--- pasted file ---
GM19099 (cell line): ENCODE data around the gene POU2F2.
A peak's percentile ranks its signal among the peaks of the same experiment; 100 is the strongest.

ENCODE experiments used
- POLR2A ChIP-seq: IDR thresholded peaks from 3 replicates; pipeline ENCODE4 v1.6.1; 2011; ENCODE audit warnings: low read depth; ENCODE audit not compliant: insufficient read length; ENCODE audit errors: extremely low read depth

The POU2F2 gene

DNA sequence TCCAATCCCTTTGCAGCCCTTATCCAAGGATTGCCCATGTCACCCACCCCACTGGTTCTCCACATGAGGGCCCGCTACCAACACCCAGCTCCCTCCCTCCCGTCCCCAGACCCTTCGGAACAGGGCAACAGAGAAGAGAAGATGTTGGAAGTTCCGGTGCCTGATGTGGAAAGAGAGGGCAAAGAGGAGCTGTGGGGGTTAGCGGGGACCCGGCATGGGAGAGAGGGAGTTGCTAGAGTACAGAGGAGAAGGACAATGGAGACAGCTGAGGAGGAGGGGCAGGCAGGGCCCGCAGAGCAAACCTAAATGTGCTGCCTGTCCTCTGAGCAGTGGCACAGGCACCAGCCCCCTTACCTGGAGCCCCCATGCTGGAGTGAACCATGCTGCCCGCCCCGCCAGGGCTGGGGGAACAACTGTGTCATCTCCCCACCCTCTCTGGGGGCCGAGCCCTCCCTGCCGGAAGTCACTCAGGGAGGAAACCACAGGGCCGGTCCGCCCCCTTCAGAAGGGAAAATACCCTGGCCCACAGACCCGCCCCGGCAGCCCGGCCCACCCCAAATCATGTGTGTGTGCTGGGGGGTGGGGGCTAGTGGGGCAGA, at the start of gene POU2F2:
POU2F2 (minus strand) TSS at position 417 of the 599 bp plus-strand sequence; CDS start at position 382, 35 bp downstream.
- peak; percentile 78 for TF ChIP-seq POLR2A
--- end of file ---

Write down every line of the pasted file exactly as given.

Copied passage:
GM19099 (cell line): ENCODE data around the gene POU2F2.
A peak's percentile ranks its signal among the peaks of the same experiment; 100 is the strongest.

ENCODE experiments used
- POLR2A ChIP-seq: IDR thresholded peaks from 3 replicates; pipeline ENCODE4 v1.6.1; 2011; ENCODE audit warnings: low read depth; ENCODE audit not compliant: insufficient read length; ENCODE audit errors: extremely low read depth

The POU2F2 gene

DNA sequence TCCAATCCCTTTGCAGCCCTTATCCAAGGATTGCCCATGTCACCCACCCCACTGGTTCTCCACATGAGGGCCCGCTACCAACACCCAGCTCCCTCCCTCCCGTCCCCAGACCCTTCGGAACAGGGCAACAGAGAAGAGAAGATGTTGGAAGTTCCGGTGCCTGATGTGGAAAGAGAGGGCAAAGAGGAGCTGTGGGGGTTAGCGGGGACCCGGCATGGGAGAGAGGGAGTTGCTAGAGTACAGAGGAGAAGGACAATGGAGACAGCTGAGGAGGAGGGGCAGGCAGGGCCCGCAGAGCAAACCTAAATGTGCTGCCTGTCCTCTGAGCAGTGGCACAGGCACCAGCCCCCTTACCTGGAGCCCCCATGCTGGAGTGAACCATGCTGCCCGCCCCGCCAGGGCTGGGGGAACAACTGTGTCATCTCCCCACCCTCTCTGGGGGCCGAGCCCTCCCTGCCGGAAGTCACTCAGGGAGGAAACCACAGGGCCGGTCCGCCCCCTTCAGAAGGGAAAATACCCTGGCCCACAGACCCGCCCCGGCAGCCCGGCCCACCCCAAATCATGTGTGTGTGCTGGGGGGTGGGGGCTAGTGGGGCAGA, at the start of gene POU2F2:
POU2F2 (minus strand) TSS at position 417 of the 599 bp plus-strand sequence; CDS start at position 382, 35 bp downstream.
- peak; percentile 78 for TF ChIP-seq POLR2A